Saturday, June 13, 2009

An Inspiration

I have been inspired by the UK ladybird survey website for a year now but no progress has been made until now. I have planned to document every species of Malaysian ladybird in one website in order to tell the world that Malaysia is also rich in ladybird fauna. No such effort has been made until this day and it is a sad thing. I have corresponded to Mr Peter Brown, the director of UK ladybird survey, about my ambition and he was so glad and encouraged me to do so. He has given me some plans and strategies to initiate such website through survey from the public. I wonder how long it will take to fulfill my inspiration...

Training in Ladybird?

Two weeks ago, I was schocked to receive an email from a ladybird scientist in Australia, Dr. Adam Splinski. Actually, I have been corresponding to Dr. Adam for a while and havent received any news from him until two weeks ago. He told me he would like my help to collect as many Malaysian ladybird species as I could and send to him before this August. He is currently doing a molecular phylogeny study on ladybirds with his two students , therefore he would like me to assist him. He has already sent my name as his colloraborator to Dr. Mike from the states for the grant.
I realized now I have another job to do apart from completing my Master degree....

Friday, June 12, 2009

Lady Part 3

Today, our ladybird buddy is the Maculate ladybird.
Harmonia octamaculata (Maculate ladybird)

(a) (b)
Maculate ladybird is another species that can be found in lowland areas in Malaysia. This ladybird is pretty large and it feeds on aphids, pysllids, hoppers and probably whiteflies. It is rare to find this species in vegetable garden but easily can be detected on goosegrass (Eleusine indica with ragi aphid) or in paddy field. I only found a small number of this ladybird in chili plants but the last time I went to paddy field, I managed to catch a large number of them. (a) form is the typical for this species but sometimes it exhibits variation in its spots (b).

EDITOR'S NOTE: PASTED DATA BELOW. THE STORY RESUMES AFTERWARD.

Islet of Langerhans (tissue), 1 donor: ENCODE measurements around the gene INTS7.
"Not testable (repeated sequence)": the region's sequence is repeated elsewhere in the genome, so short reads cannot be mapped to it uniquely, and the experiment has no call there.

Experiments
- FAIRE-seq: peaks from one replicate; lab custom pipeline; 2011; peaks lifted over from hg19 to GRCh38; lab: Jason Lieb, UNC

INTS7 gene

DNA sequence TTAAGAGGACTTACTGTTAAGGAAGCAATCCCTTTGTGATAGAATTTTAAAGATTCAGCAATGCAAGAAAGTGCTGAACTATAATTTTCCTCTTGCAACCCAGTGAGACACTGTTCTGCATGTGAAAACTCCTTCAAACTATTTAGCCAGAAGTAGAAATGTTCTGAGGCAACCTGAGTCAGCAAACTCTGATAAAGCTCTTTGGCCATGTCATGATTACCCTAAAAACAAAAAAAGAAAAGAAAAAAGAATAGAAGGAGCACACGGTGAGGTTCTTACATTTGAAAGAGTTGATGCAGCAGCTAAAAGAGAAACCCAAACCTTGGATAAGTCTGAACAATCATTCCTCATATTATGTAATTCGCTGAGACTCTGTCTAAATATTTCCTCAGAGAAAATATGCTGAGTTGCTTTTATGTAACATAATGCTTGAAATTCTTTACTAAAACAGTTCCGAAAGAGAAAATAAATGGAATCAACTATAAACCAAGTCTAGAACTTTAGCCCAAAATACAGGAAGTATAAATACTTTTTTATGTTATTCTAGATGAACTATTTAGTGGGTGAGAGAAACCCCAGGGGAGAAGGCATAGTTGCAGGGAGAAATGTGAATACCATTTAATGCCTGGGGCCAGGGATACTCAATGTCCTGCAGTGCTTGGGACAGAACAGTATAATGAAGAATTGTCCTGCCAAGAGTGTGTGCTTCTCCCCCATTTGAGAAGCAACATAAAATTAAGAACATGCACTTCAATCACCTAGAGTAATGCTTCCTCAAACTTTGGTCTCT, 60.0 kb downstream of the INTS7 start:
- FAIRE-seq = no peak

Okay, let's continue with other ladybirds.

Illeis bistigmosa (Fungus-eating ladybird)

Today, our next ladybird is the fungus-eating ladybird or fungivorous ladybird. This species can be found on leaves that have whitish powder sorta (fungus). Last time, I caught a large amount of this ladybird on cowpea plants in Jalan Kebun Mardi. It does not eat aphids like other entomophagous ladybirds but the adult and larva feed on fungi. However, I read an article that says the larva of such species does consume aphids when reared under lab condition. You can try your luck by finding this ladybird on dying leaves that have whitish fungi. I cannot tell you the exact plants since I am not sure the hosts. But from my field experience, I recommend you to look for them on dying cucumber and sunflower leaves. And of course the cowpea plants. The larvae have some sorta like black row of spots on the abdomen and yellowish white in color. The adult of course is bright yellow. Good luck finding!

Curinus coeruleus (Dark Metallic ladybird)

(a) (b)

This is another Malaysian ladybird that can be seen however, it is not as common as the zig-zag ladybird. The species I caught was on paddy with pysillids. A paper tells that this ladybird consumes pysillids. I do not know much about this species since it is hard to be found. The (a) form is the typical form but I came across this red color form (b) in the same site. Anyway, if you find this species, try to observe it carefully ok and dont get confused with another ladybird species, Chilocorus nigritus.
Coelophora bisellata (Bisellate ladybird)

Bisellate ladybird is one of the common ladybirds in Malaysia but it is hard to be found. From my field observation, the species often can be seen in vegetable garden and grassy areas, especially on goossegrass (E.indica) with ragi aphid, if you are lucky enough. The male and female form exhibit the same marking spots, therefore it is difficult to tell the sex. Do not confuse bisellate ladybird with the spotted female of Coelophora inaequalis (Variable ladybird). The tip is, compare the big spot on center of the wing of bisellate ladybird with that of the variable ladybird. Good luck!